Monday, August 15, 2011

A Government Grant Program That Is Suppose To HELP People?

I have a blog called Grant Basics 101 where I blog about different grant programs that are available.

Most of my blog posts on the above-mentioned blog are about individual grant programs but there are times when I come across information about grant programs, that while they are not for individuals or for-profit businesses, they will hopefully be of benefit to individuals.

Here is one of those programs:

Some states will get government grant funding to help boost oversight of health insurance premiums. The $1-million grants will help many expand public access to information about rate hikes and hire experts to review proposed charges. The grants will enable many states to expand public access to information about rate hikes and to hire experts to review what insurers want to charge.

More than a dozen states also plan to seek additional authority to block insurance premium increases they deem unjustified, according to the U.S. Department of Health and Human Services.

Fewer than half of state insurance commissioners have comprehensive "prior approval" authority, which gives them the power to review insurance company records and stop proposed rate increases in the individual and small-group markets. Some states do not even require insurers to publicly report proposed rate hikes.

The Obama administration and many consumer advocates had hoped that the new healthcare law would give all states full rate review authority. But, blocked from including such a provision in the final legislation, the administration has urged state leaders to push forward on their own.

Commissioners in several states with a history of minimal oversight such as Alabama, Illinois, Louisiana and Montana are doing just that. And many states that already have prior approval authority — including Florida and Maryland — are taking steps to strengthen their oversight.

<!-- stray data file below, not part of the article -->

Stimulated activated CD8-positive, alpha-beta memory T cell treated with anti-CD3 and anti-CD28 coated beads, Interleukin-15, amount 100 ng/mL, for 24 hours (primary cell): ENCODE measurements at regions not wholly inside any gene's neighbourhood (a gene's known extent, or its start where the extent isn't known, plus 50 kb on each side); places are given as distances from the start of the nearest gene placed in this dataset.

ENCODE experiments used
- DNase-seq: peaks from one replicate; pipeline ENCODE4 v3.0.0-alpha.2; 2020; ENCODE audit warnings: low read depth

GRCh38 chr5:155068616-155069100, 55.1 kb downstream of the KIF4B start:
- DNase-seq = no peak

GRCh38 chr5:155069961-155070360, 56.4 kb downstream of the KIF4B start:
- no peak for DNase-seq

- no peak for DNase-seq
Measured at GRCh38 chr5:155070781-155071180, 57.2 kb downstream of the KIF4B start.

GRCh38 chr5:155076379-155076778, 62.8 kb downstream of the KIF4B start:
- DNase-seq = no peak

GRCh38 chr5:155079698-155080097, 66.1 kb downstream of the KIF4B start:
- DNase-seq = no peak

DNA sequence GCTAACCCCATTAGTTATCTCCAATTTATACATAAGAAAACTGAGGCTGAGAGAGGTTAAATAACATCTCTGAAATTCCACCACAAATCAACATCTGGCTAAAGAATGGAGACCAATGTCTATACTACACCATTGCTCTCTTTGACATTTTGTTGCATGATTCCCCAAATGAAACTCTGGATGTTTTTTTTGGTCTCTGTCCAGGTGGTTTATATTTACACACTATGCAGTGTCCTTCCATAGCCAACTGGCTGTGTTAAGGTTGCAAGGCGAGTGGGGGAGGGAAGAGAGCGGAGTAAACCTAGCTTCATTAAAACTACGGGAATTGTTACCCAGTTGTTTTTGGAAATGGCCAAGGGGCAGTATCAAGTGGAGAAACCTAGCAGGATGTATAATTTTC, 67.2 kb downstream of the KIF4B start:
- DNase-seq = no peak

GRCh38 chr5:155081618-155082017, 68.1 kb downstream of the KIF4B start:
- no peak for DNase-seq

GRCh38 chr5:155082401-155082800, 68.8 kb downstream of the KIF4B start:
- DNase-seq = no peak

The District of Columbia also will receive a grant. Said a spokesperson, "the grants would "restore some basic fairness to the health insurance market."

But expanding government power remains controversial in many states. And the insurance industry, which opposes prior approval authority for regulators, has been a powerful force in many state capitols.

Arizona, Connecticut, Missouri, Ohio, Pennsylvania, South Carolina and Virginia have no comprehensive authority to block rate hikes and do not plan to seek legislation to bolster their oversight powers, according to the Health and Human Services Department.

Alaska, Georgia, Iowa, Minnesota and Wyoming did not did not receive grants because they did not seek them.

In California, Gov. Arnold Schwarzenegger's administration specifically ruled out seeking prior approval authority. Consumer Watchdog, a Santa Monica-based advocacy group, urged the administration to reject California's grant application, saying the grant would "prevent, not develop, any effective state regulation of health insurance rates." California nonetheless received its grant, which is to be used to streamline collection of data on proposed rate hikes.

The administration would continue to work with states to enhance their oversight even if they did not apply for grants.

What I take this to mean is that some states will be provided with grant money to help reveiw the cases where there are proposed hikes in healthcare premiums and if they oppose such a hike or receive enough negative feedback from the public (who are the ones that would have to pay such increases!) - hopefully the states (well at least some of them) will be able to step in and do something about it!

I have read and seen (and heard) many comments about how high a price people are paying for their health insurance and hopefully this grant program will be able to help!

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